A belated juxtaposition to the Waugh quote below:
Inequality of Sacrifice
There is growing evidence of a feeling among certain sections of the public that ‘everything is nto fair and equal and that therefore our sacrifices are not worthwhile’. In particular, there is some belief that the rich are less hit by rationing than ‘ordinary people’ for the following reasons:
a) they can eat at expensive restaurants
b) they can afford to buy high priced goods in short demand, such as salmon and game
c) they can spend more on clothes and therefore use their coupons more advantageously
d) they receive preferential treatment in shops, as ‘people giving large orders are favoured and the poorer people wanting ‘little bits’ are refused.
e) They receive preferential treatment as regards petrol rationing. To quote a postal censorship report: ‘ We can see Big Bugs riding in their posh cars and poor beggars can’t get petrol for business’.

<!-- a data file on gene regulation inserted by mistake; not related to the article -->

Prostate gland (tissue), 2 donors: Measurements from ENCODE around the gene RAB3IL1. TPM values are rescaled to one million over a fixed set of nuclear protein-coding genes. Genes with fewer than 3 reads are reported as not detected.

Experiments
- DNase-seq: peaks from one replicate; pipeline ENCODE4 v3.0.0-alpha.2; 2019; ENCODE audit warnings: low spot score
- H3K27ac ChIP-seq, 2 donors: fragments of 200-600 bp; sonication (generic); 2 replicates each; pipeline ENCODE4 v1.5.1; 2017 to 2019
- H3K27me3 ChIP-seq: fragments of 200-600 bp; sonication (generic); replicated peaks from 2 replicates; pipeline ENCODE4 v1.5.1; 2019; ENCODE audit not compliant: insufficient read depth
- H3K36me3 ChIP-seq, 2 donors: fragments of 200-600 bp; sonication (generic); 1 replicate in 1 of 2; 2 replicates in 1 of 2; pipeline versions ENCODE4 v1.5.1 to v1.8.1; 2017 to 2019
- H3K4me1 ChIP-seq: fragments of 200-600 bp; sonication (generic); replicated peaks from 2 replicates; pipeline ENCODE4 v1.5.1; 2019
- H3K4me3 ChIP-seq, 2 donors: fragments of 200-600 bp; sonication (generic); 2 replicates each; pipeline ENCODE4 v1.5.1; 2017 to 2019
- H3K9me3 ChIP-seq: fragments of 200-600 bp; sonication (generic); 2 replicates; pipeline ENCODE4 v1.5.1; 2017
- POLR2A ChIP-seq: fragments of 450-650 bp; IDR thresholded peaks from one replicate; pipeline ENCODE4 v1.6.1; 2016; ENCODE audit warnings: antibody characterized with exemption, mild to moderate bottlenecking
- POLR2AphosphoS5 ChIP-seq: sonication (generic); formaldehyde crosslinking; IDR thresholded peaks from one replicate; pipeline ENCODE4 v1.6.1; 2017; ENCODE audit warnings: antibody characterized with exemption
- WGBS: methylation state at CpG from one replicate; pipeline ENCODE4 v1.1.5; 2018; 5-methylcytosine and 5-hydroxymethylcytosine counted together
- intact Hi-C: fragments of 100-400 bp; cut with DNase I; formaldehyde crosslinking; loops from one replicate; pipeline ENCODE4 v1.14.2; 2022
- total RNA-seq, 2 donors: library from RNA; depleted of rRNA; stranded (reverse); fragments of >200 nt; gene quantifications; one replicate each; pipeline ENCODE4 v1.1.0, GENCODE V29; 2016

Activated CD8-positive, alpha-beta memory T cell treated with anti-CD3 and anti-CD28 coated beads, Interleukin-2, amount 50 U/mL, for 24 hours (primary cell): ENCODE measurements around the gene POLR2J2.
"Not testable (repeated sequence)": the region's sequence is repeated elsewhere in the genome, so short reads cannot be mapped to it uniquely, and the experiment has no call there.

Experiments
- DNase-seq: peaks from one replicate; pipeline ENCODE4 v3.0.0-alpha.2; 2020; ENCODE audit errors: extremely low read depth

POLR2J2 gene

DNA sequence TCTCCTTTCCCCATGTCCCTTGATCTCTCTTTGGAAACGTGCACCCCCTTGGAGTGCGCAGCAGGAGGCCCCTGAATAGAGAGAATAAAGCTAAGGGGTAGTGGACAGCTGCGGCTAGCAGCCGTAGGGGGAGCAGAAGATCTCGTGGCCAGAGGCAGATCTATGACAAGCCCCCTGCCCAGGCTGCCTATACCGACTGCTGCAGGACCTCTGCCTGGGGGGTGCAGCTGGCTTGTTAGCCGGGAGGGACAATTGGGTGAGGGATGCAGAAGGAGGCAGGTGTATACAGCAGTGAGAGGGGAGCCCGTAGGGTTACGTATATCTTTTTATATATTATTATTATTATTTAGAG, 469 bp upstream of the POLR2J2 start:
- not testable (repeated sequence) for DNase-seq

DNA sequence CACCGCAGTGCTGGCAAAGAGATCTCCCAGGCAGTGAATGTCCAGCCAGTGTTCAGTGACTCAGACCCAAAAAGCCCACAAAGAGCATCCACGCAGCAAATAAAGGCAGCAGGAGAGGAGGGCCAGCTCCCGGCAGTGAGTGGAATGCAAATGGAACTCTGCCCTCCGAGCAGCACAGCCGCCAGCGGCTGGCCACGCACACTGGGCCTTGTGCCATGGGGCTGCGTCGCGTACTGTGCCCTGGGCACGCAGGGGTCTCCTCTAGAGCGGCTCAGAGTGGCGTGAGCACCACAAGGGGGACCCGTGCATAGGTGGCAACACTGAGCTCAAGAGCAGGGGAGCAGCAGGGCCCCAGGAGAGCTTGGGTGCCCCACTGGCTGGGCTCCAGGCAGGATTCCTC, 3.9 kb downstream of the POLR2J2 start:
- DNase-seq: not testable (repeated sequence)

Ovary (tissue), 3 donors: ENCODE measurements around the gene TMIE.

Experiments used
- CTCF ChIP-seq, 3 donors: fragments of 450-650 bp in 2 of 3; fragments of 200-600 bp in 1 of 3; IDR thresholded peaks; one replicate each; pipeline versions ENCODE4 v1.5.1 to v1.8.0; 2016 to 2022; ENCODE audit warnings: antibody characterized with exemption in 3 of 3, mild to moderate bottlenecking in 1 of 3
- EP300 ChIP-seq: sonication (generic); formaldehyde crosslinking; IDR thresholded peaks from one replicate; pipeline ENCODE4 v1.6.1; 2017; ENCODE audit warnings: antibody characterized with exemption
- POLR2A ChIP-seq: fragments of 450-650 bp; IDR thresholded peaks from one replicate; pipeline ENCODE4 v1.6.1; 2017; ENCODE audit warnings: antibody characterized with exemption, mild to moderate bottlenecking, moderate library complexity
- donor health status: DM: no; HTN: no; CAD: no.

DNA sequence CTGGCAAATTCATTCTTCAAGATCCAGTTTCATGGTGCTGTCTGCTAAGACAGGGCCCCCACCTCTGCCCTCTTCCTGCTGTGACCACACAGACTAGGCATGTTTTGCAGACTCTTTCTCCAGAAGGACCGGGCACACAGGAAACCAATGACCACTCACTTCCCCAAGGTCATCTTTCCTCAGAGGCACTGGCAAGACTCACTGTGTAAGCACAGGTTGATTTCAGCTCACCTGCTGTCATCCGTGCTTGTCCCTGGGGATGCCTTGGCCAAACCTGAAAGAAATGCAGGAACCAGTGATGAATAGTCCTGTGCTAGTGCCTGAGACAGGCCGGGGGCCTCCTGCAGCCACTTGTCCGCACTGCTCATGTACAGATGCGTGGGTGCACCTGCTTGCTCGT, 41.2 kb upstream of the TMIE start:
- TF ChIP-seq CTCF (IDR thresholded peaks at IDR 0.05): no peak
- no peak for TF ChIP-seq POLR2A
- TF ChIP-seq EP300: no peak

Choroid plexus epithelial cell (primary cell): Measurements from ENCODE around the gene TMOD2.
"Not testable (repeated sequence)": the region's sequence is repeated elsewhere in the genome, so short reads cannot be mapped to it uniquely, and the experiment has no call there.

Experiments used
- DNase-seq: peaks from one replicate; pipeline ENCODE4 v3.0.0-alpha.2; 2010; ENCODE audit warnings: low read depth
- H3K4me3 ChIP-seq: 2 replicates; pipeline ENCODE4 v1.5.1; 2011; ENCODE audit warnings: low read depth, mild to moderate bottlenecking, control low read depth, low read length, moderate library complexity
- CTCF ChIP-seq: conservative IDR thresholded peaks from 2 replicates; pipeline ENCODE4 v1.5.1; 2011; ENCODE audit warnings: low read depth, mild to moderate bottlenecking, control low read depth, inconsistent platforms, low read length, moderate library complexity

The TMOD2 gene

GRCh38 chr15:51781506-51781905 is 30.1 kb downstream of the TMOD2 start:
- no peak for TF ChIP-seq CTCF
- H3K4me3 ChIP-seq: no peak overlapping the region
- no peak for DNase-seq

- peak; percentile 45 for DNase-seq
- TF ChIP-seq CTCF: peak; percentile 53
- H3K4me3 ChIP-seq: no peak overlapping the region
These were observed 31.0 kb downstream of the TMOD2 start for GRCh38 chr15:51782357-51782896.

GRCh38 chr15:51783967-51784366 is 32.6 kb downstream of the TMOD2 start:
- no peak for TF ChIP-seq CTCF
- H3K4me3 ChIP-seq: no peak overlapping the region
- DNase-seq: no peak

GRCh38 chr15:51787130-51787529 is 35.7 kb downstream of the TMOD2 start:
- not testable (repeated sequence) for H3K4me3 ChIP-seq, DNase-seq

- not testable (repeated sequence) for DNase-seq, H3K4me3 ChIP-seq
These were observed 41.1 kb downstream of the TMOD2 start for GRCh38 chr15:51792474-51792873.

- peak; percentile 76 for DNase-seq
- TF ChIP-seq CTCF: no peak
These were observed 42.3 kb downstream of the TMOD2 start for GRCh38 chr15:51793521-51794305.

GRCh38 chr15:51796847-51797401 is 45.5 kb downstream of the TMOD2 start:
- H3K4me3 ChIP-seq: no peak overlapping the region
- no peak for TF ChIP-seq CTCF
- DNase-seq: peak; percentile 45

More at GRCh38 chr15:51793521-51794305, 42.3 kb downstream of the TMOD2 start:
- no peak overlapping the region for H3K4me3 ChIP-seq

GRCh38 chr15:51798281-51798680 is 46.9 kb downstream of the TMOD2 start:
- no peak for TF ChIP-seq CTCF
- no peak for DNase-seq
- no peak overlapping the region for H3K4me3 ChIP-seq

The feeling of ‘inequality of sacrifice’ between the services and civilians, frequently mentioned in these reports, continues. Ill-feeling between the two is said to be growing as tales of slacking in factories, high wages and black markets increase the belief among servicemen that civilians are not pulling their weight.
(Ministry of Information, Home Intelligence Division Weekly Report No 77, 25 March 1942, National Archives, Kew, INF 1/282)
There are some problems with the way that these reports were assembled, but as Ira Zweiniger-Bargielowska has shown, these were far from isolated or unjustified sentiments. What interests also interests me here is the mention at the end of the perception at the time of a service/civilian split.